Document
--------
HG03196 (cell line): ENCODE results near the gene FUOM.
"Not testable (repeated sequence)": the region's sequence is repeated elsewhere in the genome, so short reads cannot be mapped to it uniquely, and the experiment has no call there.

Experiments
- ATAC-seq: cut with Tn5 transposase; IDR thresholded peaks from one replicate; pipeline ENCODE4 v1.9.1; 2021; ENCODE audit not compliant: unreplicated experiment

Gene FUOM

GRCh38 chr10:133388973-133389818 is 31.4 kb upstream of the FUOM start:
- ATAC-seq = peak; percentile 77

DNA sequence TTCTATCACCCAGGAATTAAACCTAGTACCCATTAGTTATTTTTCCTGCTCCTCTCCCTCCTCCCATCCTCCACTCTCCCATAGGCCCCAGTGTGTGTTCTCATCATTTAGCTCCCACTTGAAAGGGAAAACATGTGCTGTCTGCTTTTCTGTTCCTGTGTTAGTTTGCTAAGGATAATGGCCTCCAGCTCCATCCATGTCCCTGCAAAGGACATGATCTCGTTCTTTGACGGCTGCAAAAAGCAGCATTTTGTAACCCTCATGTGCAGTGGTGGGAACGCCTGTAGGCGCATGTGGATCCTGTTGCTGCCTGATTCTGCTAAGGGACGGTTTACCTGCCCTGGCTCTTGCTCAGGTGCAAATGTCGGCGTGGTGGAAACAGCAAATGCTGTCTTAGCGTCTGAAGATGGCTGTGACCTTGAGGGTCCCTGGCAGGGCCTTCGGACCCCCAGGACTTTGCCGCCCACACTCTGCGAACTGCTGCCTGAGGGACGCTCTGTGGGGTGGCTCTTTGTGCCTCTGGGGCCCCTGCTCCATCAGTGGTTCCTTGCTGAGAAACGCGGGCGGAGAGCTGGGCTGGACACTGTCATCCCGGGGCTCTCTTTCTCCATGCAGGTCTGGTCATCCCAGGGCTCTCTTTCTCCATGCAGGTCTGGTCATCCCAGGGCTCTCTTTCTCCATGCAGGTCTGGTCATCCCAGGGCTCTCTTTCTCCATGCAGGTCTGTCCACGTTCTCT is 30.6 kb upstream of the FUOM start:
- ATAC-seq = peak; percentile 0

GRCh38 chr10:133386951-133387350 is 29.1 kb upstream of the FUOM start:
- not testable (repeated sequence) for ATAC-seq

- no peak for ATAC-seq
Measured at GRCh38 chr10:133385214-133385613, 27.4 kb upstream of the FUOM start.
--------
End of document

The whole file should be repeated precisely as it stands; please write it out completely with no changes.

HG03196 (cell line): ENCODE results near the gene FUOM.
"Not testable (repeated sequence)": the region's sequence is repeated elsewhere in the genome, so short reads cannot be mapped to it uniquely, and the experiment has no call there.

Experiments
- ATAC-seq: cut with Tn5 transposase; IDR thresholded peaks from one replicate; pipeline ENCODE4 v1.9.1; 2021; ENCODE audit not compliant: unreplicated experiment

Gene FUOM

GRCh38 chr10:133388973-133389818 is 31.4 kb upstream of the FUOM start:
- ATAC-seq = peak; percentile 77

DNA sequence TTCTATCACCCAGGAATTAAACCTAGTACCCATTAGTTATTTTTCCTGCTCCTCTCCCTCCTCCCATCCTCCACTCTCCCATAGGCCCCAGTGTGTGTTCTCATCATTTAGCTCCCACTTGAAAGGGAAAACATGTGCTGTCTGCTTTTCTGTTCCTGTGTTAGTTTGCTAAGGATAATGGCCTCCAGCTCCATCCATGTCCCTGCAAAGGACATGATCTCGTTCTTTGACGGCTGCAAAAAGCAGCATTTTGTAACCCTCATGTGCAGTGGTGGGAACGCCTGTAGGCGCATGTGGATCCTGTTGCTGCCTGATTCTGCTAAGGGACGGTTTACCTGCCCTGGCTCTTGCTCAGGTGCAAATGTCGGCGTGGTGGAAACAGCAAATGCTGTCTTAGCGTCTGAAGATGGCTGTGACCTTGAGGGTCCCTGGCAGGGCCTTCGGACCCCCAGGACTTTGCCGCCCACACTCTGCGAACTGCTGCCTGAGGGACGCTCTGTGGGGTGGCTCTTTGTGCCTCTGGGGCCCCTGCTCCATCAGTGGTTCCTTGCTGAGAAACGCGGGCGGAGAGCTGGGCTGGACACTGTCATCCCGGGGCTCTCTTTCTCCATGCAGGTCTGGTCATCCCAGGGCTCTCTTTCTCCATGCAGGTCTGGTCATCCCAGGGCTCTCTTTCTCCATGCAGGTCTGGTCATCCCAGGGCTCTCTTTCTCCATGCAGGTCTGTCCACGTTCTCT is 30.6 kb upstream of the FUOM start:
- ATAC-seq = peak; percentile 0

GRCh38 chr10:133386951-133387350 is 29.1 kb upstream of the FUOM start:
- not testable (repeated sequence) for ATAC-seq

- no peak for ATAC-seq
Measured at GRCh38 chr10:133385214-133385613, 27.4 kb upstream of the FUOM start.